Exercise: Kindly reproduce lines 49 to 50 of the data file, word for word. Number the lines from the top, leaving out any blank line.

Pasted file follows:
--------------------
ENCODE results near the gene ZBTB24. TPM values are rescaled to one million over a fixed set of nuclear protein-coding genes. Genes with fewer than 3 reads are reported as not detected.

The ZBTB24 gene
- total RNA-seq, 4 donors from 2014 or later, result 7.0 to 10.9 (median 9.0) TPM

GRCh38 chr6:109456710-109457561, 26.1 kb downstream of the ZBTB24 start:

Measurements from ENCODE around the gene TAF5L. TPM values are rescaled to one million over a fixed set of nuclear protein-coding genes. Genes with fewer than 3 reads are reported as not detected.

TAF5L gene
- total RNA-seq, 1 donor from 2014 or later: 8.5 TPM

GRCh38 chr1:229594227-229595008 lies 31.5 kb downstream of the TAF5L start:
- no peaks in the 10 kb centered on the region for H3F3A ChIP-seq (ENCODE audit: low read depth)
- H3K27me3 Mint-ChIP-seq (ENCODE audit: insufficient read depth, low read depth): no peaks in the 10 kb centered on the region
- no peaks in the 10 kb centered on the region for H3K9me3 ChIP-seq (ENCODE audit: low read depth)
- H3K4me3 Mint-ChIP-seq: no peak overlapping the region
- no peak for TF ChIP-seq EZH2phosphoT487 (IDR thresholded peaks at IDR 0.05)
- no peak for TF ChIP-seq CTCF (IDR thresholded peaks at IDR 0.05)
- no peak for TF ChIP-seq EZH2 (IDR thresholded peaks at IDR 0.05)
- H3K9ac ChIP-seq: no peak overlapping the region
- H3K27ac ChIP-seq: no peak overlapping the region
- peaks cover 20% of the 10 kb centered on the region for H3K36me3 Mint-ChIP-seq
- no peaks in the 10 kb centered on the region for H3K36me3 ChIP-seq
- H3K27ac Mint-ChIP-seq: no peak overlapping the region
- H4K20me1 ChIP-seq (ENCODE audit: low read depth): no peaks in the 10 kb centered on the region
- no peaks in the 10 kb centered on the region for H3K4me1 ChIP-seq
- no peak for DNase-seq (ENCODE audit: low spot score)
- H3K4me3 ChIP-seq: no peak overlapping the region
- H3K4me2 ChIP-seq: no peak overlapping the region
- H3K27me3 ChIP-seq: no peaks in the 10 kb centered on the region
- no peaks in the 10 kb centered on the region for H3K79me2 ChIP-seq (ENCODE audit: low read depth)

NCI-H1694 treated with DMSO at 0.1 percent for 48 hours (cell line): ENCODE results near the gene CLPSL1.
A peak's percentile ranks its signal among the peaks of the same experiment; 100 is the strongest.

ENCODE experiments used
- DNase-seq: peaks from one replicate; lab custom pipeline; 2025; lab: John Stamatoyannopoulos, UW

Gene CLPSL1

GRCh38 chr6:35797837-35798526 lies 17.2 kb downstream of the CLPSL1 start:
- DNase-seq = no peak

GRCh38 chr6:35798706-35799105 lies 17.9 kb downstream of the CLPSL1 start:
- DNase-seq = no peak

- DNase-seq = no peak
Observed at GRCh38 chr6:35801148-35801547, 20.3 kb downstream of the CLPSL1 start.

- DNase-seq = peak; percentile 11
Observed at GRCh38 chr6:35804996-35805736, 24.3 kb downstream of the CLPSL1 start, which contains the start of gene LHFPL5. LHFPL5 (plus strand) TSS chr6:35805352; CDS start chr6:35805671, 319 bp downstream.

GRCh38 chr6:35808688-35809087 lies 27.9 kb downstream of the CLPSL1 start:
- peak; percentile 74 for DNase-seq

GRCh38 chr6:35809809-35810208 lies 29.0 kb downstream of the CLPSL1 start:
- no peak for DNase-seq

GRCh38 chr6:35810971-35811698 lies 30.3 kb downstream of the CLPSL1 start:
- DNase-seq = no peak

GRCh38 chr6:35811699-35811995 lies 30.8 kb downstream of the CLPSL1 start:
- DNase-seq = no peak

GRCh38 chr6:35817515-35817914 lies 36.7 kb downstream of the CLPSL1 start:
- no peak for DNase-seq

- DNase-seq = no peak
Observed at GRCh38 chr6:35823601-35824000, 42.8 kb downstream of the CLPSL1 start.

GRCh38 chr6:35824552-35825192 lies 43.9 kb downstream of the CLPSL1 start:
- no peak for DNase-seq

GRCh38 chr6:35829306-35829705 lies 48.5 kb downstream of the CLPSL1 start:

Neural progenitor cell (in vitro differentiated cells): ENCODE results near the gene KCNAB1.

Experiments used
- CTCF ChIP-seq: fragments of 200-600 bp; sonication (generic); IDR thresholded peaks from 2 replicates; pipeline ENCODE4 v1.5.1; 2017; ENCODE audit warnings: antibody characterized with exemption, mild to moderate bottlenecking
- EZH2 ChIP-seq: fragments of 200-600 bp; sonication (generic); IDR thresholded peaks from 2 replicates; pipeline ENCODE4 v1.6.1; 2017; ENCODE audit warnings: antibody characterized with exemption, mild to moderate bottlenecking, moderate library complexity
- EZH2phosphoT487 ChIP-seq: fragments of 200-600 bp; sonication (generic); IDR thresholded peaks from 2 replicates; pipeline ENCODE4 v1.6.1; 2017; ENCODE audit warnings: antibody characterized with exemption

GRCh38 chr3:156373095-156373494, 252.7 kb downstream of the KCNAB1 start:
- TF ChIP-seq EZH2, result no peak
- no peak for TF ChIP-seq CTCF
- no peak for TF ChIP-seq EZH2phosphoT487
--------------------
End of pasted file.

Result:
GRCh38 chr6:35817515-35817914 lies 36.7 kb downstream of the CLPSL1 start:
- no peak for DNase-seq